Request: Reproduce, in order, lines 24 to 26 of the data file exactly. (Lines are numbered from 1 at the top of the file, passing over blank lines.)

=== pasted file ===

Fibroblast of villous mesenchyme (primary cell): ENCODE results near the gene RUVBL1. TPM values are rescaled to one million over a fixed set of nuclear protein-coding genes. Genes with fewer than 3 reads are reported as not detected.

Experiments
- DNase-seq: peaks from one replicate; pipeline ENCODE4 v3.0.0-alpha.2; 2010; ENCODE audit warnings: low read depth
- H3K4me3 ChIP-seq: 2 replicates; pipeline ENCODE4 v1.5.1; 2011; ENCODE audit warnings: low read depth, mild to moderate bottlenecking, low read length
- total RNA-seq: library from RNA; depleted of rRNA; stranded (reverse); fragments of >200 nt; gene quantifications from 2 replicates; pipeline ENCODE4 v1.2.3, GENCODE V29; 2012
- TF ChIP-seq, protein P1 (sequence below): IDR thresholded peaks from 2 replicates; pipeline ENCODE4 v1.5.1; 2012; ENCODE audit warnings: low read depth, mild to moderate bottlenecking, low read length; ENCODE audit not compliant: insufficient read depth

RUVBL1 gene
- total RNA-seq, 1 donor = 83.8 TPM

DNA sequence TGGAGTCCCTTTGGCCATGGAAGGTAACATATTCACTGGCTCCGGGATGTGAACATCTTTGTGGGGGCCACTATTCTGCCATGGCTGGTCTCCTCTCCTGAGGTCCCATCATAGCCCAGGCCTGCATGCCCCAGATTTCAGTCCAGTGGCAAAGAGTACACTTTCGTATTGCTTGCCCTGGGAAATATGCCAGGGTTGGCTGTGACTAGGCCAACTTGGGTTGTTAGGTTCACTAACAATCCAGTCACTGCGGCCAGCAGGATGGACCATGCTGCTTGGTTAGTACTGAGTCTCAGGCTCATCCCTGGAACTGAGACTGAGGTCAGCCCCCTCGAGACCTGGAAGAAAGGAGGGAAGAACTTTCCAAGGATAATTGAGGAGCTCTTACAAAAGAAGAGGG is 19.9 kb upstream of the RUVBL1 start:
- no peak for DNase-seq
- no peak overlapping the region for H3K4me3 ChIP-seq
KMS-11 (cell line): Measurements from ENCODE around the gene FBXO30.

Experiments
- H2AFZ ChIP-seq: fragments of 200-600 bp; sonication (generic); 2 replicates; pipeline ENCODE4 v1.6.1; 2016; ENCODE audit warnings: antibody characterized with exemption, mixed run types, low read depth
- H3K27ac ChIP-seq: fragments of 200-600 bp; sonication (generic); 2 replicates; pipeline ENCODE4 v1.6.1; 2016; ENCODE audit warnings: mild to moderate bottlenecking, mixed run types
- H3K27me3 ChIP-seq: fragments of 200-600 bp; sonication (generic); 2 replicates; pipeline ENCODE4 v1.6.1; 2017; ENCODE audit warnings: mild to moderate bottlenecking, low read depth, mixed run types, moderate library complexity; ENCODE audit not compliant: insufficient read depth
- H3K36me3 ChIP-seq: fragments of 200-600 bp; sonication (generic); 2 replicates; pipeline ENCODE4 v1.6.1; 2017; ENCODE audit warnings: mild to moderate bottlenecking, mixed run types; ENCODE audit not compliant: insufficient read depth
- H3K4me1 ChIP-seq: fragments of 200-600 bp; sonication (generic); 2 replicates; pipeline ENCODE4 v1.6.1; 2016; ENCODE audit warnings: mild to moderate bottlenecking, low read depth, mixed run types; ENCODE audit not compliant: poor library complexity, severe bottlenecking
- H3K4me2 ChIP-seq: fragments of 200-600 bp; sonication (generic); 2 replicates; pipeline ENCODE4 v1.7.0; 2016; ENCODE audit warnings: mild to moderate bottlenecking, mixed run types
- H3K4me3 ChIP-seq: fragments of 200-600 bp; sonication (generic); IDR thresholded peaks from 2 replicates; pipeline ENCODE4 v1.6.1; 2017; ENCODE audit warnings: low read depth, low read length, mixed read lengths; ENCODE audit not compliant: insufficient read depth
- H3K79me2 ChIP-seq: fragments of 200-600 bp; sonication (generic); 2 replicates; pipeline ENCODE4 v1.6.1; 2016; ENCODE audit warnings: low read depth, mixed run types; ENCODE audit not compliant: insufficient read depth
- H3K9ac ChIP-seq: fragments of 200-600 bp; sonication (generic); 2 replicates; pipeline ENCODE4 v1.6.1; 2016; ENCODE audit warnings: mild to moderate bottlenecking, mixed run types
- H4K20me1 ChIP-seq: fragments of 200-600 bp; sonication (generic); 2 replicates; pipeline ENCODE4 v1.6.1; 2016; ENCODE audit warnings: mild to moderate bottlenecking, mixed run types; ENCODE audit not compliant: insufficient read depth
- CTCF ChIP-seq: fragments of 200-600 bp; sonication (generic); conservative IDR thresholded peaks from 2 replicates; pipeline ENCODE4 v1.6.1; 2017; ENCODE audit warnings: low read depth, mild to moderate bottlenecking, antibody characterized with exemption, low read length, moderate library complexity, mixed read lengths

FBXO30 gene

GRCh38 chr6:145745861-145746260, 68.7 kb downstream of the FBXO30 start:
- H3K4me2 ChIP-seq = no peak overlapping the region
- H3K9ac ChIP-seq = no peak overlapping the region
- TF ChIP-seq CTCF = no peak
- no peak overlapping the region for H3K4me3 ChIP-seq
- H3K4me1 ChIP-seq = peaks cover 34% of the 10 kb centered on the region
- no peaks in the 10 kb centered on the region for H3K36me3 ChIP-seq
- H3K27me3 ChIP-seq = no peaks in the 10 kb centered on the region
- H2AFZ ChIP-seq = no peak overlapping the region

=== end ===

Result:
- CTCF ChIP-seq: fragments of 200-600 bp; sonication (generic); conservative IDR thresholded peaks from 2 replicates; pipeline ENCODE4 v1.6.1; 2017; ENCODE audit warnings: low read depth, mild to moderate bottlenecking, antibody characterized with exemption, low read length, moderate library complexity, mixed read lengths

FBXO30 gene

GRCh38 chr6:145745861-145746260, 68.7 kb downstream of the FBXO30 start: